Retailers call on Saudi to lift weekend ban on single men at malls

Owners claim they’ll be forced to shutdown because of low sales during traditionally peak shopping hours

(Image is for illustrative purposes only).

(Image is for illustrative purposes only).

Saudi retailers are reportedly calling on authorities to lift a ban on single men shopping on weekends, with some claiming they will be forced to shutdown due to poor sales.

Men were originally prevented from going to malls on the weekend to avoid the centres becoming meeting points for single men and women, or women and families being hassled.

But according to Arab News businesses are complaining it has cost them sales, particularly in the lead up to the busy Ramadan season.

The owner of a male clothing shop at a Jeddah mall, Saleh Abdul Muhsen, told the newspaper weekends were the most ideal time for retailers because men had time off work, “but the ban on single men entering malls during weekends is causing huge losses and has triggered the shutting down of many men’s clothing stores”.

He said some shop owners had been forced to shutdown because they could no longer afford high rents amid a sharp decline in sales.

Adnan Al Banowi, a marketing official for a mobile sales company, said: “We have a large number of outlets in malls and preventing single men from entering these shops over the weekend has affected our sales badly.

“Therefore, the company is now focusing on women, who constitute more than 60 percent of our customers.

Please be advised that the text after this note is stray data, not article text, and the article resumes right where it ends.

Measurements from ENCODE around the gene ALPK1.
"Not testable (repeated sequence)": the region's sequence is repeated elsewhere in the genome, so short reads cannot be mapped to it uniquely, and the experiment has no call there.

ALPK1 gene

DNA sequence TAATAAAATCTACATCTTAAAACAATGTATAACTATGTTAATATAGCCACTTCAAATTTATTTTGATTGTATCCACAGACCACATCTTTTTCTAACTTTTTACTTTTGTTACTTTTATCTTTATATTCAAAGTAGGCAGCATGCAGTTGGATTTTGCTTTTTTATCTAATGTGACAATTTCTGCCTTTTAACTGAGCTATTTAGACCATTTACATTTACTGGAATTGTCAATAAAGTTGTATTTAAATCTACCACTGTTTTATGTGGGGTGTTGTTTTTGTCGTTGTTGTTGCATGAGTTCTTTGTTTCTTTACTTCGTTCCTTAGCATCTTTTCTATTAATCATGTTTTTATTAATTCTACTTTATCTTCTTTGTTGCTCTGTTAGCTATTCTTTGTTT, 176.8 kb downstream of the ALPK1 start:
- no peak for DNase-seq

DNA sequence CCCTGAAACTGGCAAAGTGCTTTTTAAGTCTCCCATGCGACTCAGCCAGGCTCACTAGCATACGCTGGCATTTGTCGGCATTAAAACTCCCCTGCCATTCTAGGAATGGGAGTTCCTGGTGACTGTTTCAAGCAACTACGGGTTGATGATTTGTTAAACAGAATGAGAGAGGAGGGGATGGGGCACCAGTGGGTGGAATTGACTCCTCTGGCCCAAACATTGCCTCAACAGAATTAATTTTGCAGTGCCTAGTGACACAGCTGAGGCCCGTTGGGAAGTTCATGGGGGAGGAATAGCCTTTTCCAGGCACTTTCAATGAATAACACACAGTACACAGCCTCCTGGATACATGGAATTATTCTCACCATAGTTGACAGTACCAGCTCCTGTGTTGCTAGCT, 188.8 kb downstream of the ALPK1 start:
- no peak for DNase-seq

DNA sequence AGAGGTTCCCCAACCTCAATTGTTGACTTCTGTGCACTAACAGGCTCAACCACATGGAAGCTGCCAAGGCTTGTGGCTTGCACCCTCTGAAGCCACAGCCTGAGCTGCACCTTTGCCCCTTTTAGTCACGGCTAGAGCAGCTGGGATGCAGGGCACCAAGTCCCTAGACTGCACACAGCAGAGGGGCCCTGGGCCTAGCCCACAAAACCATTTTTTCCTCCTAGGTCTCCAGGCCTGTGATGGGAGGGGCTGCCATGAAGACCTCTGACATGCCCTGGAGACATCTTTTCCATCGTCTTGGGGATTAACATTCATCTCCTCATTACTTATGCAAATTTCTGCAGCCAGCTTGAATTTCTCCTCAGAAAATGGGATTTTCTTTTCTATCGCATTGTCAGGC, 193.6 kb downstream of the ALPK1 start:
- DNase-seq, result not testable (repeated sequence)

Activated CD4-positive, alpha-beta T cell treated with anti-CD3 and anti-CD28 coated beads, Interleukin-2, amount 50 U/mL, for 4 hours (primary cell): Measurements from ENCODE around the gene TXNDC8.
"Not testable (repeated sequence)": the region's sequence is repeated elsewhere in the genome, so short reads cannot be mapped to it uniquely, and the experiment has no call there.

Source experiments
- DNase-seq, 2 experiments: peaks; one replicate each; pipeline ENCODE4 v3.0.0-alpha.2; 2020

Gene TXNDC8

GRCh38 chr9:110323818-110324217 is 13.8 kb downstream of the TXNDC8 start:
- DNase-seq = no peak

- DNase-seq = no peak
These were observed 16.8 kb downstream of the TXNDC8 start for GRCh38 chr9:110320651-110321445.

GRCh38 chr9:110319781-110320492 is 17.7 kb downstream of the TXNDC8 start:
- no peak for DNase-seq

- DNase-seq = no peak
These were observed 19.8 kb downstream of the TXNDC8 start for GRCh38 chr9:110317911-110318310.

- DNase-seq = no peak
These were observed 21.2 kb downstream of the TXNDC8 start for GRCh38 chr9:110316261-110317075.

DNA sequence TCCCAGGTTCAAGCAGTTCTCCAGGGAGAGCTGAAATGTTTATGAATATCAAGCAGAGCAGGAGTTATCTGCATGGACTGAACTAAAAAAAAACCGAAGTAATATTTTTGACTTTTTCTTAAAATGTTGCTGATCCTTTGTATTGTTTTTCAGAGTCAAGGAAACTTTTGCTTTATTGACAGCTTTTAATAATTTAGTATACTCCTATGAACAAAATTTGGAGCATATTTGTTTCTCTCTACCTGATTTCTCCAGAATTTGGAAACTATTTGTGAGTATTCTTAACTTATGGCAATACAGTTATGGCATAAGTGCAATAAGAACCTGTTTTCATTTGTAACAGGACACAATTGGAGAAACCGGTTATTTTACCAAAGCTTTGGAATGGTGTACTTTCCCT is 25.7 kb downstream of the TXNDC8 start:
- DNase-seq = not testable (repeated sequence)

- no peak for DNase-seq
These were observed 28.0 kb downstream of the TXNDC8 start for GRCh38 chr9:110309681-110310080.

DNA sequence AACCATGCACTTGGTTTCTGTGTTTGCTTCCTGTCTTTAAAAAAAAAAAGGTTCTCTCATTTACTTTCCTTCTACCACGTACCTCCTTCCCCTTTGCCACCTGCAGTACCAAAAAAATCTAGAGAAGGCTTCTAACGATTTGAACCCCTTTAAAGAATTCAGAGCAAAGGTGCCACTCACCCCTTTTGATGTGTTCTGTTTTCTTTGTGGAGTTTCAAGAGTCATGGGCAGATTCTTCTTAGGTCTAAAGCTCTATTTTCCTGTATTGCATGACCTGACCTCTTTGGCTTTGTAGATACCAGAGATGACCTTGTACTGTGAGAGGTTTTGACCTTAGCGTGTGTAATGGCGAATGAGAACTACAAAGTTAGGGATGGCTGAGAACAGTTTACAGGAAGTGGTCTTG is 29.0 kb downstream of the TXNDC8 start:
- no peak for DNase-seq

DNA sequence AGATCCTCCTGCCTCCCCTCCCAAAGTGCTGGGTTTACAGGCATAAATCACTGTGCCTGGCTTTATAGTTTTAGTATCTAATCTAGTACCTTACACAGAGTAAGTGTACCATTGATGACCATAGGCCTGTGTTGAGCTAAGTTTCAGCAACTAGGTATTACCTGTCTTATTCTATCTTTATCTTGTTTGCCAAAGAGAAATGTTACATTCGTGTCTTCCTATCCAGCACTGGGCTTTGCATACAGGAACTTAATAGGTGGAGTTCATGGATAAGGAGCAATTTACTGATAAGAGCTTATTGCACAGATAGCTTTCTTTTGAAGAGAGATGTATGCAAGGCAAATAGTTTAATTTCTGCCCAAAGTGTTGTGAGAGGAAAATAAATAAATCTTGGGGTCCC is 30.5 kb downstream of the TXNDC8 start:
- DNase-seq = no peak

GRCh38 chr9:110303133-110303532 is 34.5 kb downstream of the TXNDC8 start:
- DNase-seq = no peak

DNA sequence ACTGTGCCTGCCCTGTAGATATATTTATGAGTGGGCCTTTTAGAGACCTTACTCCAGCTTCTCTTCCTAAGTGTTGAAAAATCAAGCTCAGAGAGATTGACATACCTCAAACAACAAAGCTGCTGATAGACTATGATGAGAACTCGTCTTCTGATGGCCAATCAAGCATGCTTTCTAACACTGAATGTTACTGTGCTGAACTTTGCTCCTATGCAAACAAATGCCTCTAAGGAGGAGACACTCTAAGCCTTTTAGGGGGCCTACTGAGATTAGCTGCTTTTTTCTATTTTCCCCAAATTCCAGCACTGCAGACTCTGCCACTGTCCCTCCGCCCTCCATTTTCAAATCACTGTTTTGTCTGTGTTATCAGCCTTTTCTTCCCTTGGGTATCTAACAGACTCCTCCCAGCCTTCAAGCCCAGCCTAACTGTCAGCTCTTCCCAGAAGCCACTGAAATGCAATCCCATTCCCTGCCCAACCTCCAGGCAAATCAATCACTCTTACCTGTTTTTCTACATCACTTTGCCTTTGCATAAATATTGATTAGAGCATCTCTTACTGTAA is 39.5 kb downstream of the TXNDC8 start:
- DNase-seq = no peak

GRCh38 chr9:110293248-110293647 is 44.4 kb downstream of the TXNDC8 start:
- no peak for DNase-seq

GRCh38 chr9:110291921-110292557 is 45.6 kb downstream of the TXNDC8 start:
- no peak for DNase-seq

“[But] we can earn sizable profits only if our products reach all sections of society, including young men and women.”

Single men also are not allowed to meet at malls for a coffee or meal.

“Most young men come to spend their free time in the cafes,” Sharief Radwan, an employee of a shop at Flamengo Mall in Jeddah, told Arab News.

“They prefer weekends to visit these cafes, and they have just as much right as anyone else to enter the malls any day they want to. The authorities should find other ways to prevent young men from annoying women customers.”

Join the Discussion

Disclaimer:The view expressed here by our readers are not necessarily shared by Arabian Business, its employees, sponsors or its advertisers.

NOTE: Comments posted on may be printed in the magazine Arabian Business

Please post responsibly. Commenter Rules

  • No comments yet, be the first!

All comments are subject to approval before appearing

Further reading

Features & Analysis
Everything you need to know about Qatar

Everything you need to know about Qatar

Former British protectorate has been ruled by the Al-Thani family...

The Al Thanis are Qatar's power family

The Al Thanis are Qatar's power family

New research sheds light on the overwhelming influence of the...

Raising the bar: DLA Piper plans fresh growth in the Gulf

Raising the bar: DLA Piper plans fresh growth in the Gulf

Legal firm DLA Piper’s Middle East business recorded 10 percent...

Most Discussed